I just came back from some of the most incredible five days of my life. I have had a pretty fantastic year filled with travel – by the time I land back in the U.S. on May 22 I will have conquered eleven countries on four different continents in nine months. And still this past week was one of the most life-changing and memorable weeks of my entire adventure.
I was given the opportunity to visit Kolkata with a friend of mine who lives in Bangkok, and who has family friends who live and work in Kolkata. I am in the middle of finals, so the decision to go was really because I was eager to visit the non-profit organizations that our hosts work for, and despite all my travels, India was still a country that made me a bit nervous about traveling to. So all the more reason to go! It’s funny though, because most people don’t go to Kolkata as a final destination. So when I mentioned that I was traveling to India, specifically Kolkata, most people asked, but where are you really going? And exactly as I was warned Kolkata itself is a dirty, dilapidated city, that is plagued with poverty; it is inescapable. The thing is though, that once you see past the poverty, the dirt, and the grime, there is so much to discover in Kolkata, and so much hidden beauty. I could write pages about how amazing the trip was, but I will summarize my trip into two parts: the high and the low.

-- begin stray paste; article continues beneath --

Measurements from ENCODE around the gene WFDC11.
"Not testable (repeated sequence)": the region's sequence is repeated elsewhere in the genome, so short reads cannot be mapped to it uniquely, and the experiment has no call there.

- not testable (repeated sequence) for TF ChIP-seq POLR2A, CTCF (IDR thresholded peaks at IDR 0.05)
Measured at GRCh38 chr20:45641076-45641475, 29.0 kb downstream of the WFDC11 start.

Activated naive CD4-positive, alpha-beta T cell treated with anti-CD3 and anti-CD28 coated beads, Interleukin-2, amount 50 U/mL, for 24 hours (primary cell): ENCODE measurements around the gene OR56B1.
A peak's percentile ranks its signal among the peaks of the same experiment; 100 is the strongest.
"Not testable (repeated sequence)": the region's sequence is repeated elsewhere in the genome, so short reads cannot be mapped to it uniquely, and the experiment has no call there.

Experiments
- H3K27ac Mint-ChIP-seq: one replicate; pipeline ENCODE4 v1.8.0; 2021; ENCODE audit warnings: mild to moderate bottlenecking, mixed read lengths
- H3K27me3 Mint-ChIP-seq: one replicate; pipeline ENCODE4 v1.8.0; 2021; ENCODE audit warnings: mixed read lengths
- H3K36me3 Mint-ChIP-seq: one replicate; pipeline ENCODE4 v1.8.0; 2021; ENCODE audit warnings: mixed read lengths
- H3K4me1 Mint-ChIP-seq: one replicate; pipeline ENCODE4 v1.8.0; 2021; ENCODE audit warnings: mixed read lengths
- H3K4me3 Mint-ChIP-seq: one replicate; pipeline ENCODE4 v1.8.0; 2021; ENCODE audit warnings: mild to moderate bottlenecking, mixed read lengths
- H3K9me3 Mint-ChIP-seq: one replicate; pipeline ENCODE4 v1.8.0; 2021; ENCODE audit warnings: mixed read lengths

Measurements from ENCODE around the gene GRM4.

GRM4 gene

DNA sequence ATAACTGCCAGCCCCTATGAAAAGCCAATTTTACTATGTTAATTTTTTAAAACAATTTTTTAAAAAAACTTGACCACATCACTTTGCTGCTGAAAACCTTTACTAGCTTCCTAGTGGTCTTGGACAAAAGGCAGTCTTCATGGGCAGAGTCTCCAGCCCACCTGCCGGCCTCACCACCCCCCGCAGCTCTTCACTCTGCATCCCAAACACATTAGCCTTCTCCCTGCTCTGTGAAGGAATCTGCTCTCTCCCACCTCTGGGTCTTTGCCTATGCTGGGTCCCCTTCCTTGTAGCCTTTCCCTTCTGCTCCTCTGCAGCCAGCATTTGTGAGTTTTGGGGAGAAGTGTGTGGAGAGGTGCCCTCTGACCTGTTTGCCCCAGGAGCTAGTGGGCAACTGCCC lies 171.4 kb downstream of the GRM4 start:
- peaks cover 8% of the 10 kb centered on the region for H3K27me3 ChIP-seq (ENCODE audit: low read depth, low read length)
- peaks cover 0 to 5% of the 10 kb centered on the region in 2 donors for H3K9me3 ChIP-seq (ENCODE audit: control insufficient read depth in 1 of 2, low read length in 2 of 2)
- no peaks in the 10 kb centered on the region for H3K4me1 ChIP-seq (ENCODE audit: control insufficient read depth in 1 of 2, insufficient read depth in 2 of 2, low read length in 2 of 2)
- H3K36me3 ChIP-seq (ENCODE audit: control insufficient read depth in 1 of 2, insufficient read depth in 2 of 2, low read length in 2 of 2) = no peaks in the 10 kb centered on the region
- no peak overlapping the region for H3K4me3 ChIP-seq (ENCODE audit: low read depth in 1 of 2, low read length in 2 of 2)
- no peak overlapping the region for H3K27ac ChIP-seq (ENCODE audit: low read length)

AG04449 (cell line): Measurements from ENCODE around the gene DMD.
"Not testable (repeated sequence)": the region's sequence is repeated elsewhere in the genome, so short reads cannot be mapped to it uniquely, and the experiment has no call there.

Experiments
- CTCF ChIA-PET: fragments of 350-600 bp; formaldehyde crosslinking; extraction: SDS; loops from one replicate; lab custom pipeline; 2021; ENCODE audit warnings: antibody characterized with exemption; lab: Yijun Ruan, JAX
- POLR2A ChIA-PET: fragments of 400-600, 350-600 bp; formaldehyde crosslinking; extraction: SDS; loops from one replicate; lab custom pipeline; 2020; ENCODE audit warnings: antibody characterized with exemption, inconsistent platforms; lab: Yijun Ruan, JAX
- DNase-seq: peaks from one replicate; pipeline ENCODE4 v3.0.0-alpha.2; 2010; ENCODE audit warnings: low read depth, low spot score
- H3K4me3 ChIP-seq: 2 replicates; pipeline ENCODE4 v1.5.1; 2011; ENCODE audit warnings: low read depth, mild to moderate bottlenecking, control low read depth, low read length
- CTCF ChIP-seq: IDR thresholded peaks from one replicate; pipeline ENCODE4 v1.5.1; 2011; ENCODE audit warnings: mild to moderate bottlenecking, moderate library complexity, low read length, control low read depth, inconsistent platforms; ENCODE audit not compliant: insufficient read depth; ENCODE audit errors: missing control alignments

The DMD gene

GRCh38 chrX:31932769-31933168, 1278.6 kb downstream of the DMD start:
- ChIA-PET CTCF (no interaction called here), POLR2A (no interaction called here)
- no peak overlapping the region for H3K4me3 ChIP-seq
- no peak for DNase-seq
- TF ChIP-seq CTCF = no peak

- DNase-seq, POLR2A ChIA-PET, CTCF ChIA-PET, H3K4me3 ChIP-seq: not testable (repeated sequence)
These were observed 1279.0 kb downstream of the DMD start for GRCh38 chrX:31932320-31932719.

The low point of the trip was the morning of Day 3. We had just come from an incredible (and very early) morning visit to the Mother House, where Mother Teresa lived, died, and from where she did her incredible work. Learning about her story, seeing pictures and reading quotes which give a glimpse into her life was truly incredible. She started the organization the Missionaries of Charity. By bringing a focus to the poor and destitute in Kolkata she did something that no one in his or her time had braved to do.